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 Presentation

"Insulin Resistance and Disease Progression in Diabetes: An Endocrine Perspective"

Dr. Ehud Ur (biography)
English - 2002-11-23 - 45 minutes
(45 slides)

Summary :
It is estimated that by the year 2020 there will be approximately 250 million people affected by Type 2 diabetes (DM2) worldwide. In Canada, the current prevalence is expected to double by that date.
Although the underlying cause of diabetes is unknown, it is clear that insulin resistance (IR) plays a major role in the development and progression of the disease. Progressively worsening insensitivity to the action of insulin leads to compensatory hyperinsulinemia, achieved through increased b-cell secretion. As long as the hyperinsulinemia is adequate to overcome the IR, glucose tolerance remains normal. Once insulin secretion cannot keep pace with the underlying resistance, glucose intolerance and overt DM2 develop. Evidence is accumulating that IR has an important role in this progressive deterioration in b-cell function.
What are evident from this model is that the natural history of the disease is prolonged and that many key features predate the onset of hyperglycemia and clinically evident disease. The years of exposure to the burdens of metabolic dysregulation represent a significant risk even before diagnosis, and explain why so many patients (up to 50%) have complication at the time of presentation. Thus, diabetes prevention is emerging as an important therapeutic strategy. A number of recent studies suggest that in patients with impaired glucose tolerance (IGT) diabetes can be deferred or perhaps even prevented, by interventions that have included lifestyle change, metformin, acarbose or xenical.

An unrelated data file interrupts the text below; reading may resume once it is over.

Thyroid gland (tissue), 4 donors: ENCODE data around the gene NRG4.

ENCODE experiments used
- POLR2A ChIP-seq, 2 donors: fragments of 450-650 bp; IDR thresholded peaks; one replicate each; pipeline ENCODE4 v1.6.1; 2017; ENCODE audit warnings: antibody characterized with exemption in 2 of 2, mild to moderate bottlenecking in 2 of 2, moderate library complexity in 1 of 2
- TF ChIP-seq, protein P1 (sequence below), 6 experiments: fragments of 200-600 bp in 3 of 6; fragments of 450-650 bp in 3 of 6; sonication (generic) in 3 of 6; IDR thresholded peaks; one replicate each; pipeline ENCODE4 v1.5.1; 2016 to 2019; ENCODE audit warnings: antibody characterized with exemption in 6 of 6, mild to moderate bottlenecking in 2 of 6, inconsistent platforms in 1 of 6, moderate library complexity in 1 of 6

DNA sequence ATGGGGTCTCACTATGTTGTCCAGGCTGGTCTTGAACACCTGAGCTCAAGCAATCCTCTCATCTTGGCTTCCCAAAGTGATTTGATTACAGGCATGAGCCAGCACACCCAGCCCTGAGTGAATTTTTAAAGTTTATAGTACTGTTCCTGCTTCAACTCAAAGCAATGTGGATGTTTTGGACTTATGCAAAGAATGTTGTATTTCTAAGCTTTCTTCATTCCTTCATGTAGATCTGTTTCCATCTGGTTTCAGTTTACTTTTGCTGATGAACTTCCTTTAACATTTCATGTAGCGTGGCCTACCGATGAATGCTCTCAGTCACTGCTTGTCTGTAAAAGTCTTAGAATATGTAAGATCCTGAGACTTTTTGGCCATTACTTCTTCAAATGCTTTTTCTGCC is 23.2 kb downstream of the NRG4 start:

The advent of the thiazolidinedione (TZD) insulin-sensitizing group of drugs has had a huge impact on our understanding of IR. These agents enhance insulin action and are now in widespread use as therapeutic agents for the treatment of DM2. Unpublished data from the TRIPOD study, in women who had gestational diabetes, and from the Diabetes Prevention Program in an IGT population, suggest that impressive reduction in progression to diabetes can be found with the use of the TZD troglitazone (no longer available due to hepatotoxic effects). This, together with animal data showing the effect of the TZD rosiglitazone on b-cell function, and preliminary clinical trial data showing sustained glycemic control over 3 years with this agent, suggest that TZD therapy may prove to be the most effective approach for preventing disease progression both in the pre-diabetes and the diabetes phases of the disease. Major clinical trials are currently underway to test the hypotheses in greater detail.


Learning objectives :
The participant will gain some new insights into diabetes progression and treatment:

- Treatment gaps in diabetes would be helped by targeting microvascular and macrovascular complications
- Our knowledge of the progression of diabetes is evolving and now includes the role of insulin resistance
- Several clinical trials are now underway to study diabetes prevention


Bibliographic references :
Almind K, Kulkarni RN, Lannon SM, Kahn CR. 2003. Identification of interactive Loci linked to insulin and leptin in mice with genetic insulin resistance. Diabetes 52(6):1535-43.
http://www.ncbi.nlm.nih.gov/entrez

   


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